A couple of weeks ago, I watched a social documentary called “The House I Live In”, which advocates for a deeper and critical analysis of drug laws within America’s justice system. It addresses an important public health issue that affects many people. After watching the film, I couldn’t help but feel empowered in some way and ready to make a change. I’m not sure how much I can really do as one individual but I was very enlightened after leaving the theatre.
The point is, I was definitely entertained and educated.
Check out the trailer for the film:
All of this got me thinking about the importance of entertainment education and how it relates to issues of public health.
What Is Entertainment Education (EE)?
Entertainment education, as its name suggests, is all about educating people through some form of entertainment. In this case, it’s all about educating people about health issues but in an entertaining way. In essence, entertainment education is a communication strategy for social change.
– places educational messages into popular entertainment
– raises awareness
– increases knowledge
– motivates people
– changes attitudes
– often leads to social action (KFF, 2004)
More and more public health organizations in the United States are using entertainment education as a form of health communication. EE can be conducted by health agencies or anyone who has the means to influence media and/or has a personal concern for a health issue. Hollywood-based organizations are often involved in the U.S. when it comes to entertainment education. (Check out Hollywood, Health, & Society at http://hollywoodhealthandsociety.org/)
Entertainment education is often a complement of the work being done by NGOs, the government, etc. It serves as an alternative means of health communication. Television (e.g. soap operas, reality shows, sitcoms, etc.) is the main source of entertainment education in the United States (KFF, 2004).
Shows such as “Friends” emphasized the issues surrounding unplanned pregnancies while “Lizzie Mcguire” (a favourite of mine!) looked at issues of self-esteem. Whatever the specific medium may be, health-related messages have been incorporated into the media for a long time and continue to be. All of this is entertainment education.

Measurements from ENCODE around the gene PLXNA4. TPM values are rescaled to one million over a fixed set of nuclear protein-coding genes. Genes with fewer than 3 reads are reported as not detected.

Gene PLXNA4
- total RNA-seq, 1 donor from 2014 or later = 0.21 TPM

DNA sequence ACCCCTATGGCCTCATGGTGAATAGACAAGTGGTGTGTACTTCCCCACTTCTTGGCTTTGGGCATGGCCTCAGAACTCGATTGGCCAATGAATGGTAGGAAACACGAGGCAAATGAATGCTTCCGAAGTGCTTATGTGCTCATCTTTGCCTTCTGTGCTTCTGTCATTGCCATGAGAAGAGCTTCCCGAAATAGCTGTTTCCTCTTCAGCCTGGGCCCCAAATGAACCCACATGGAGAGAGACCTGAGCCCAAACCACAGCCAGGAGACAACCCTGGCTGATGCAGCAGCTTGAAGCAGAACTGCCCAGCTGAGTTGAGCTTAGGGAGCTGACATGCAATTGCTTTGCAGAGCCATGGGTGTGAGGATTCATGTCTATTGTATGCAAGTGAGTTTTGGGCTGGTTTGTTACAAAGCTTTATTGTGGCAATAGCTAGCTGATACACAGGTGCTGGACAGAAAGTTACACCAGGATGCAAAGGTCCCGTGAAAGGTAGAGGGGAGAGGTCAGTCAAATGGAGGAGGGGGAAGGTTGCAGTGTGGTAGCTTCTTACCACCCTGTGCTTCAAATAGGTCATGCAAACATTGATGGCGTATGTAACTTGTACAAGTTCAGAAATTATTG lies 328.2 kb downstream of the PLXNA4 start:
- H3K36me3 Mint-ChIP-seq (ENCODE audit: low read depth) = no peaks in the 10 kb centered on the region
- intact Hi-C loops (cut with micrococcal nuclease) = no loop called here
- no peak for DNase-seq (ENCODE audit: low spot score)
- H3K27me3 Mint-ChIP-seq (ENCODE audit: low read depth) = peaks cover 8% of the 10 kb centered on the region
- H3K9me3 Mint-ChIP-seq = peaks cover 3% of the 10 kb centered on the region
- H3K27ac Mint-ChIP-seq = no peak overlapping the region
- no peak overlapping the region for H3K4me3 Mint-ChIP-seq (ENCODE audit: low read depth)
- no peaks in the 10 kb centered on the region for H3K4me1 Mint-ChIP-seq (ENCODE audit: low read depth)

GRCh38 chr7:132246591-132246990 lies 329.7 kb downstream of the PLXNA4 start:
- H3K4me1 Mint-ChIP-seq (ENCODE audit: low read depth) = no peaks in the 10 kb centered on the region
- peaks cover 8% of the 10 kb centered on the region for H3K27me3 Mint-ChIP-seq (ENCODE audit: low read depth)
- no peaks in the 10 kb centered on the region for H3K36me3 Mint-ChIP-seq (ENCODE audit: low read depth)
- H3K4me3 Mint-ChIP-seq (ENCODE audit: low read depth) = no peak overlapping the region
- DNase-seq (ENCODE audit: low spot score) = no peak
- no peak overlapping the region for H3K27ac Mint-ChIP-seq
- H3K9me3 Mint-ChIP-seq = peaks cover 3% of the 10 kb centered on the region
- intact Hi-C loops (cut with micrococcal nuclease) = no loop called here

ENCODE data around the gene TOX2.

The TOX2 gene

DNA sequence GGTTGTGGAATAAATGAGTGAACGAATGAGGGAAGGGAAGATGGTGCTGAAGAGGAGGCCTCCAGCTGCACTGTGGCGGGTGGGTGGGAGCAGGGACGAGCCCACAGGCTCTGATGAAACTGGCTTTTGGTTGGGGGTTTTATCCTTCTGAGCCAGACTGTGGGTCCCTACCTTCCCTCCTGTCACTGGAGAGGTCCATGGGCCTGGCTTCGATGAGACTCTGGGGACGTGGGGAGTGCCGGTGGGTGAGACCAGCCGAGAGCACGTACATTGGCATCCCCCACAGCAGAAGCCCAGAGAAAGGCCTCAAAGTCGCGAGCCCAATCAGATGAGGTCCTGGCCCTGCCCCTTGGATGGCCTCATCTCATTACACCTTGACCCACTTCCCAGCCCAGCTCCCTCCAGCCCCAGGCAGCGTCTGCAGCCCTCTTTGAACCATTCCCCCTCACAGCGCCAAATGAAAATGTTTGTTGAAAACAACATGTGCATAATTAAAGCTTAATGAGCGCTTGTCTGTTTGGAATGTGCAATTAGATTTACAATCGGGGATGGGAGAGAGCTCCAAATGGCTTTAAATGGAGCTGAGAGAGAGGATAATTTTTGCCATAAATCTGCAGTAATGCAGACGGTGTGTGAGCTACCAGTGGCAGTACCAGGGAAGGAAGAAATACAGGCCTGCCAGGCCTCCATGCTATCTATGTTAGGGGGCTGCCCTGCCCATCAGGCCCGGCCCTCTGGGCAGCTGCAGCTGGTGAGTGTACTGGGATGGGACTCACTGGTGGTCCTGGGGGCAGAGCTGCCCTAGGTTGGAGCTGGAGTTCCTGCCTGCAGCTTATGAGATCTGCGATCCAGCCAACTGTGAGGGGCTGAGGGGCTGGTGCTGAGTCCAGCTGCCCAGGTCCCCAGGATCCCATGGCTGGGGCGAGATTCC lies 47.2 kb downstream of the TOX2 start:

Check out the following video from the WHO’s Entertainment Education Project:
Other examples of EE include the movie “Contagion”, which I watched in a class last semester. It also left me educated and entertained. I didn’t realize until then how powerful the incorporation of health-related messaging into the popular media could be.
Whether we notice it or not, health messaging and entertainment education is all around us, even while we’re watching that late-night sitcom to release the stress of our daily lives.
Some examples of issues that EE works on,
The Art of Storytelling
Tell A Story. Change The World.
Storytelling is extremely powerful as it forms connections between ideas and presents them in a way that is appealing to the senses. Narratives help make sense of the things that people encounter in their everyday lives; they are invaluable in presenting ideas and provoking thought about a variety of issues.
Story-telling is an intrinsic part of human beings. We have been “hardwired” to engage in storytelling to create meaningful interactions. It’s no wonder then that storytelling is such an important aspect of entertainment education and public health.
From the WHO video above, “Entertainment education is as old as storytelling itself. As long as humans have told stories, they have taught lessons as well.”
Storytelling as the root of entertainment education is an aspect that I find very appealing. Storytelling is also about presenting information in a creative way. In my opinion, entertainment education is about the capacity to portray important health messages in uniquely creative or creatively unique ways. Infusing socially-relevant issues into media communication is an excellent way of getting the message across and getting people to think. I don’t know about you, but the next time I see anything on T.V. or at the movies, I’ll definitely be paying attention to any health messaging that may be shining through.
For more information, see:
Kaiser Family Foundation (2004). Entertainment Education and Health in the United States. Retrieved from http://www.kff.org/entmedia/upload/entertainment-education-and-health-in-the-united-states-issue-brief.pdf
– Misha B.